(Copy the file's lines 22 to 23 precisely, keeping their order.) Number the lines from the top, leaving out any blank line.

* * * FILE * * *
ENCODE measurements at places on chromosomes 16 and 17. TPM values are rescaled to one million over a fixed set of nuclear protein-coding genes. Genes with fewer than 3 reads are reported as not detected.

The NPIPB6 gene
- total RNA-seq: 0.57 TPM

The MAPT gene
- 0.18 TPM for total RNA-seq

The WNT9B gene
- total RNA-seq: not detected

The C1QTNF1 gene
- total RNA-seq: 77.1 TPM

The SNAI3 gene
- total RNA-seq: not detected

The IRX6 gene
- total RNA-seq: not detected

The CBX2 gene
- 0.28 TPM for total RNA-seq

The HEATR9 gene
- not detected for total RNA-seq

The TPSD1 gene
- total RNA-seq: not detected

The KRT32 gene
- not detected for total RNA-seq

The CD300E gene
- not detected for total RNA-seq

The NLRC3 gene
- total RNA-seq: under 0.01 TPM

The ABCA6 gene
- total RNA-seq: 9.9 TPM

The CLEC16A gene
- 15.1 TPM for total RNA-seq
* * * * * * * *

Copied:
The CD300E gene
- not detected for total RNA-seq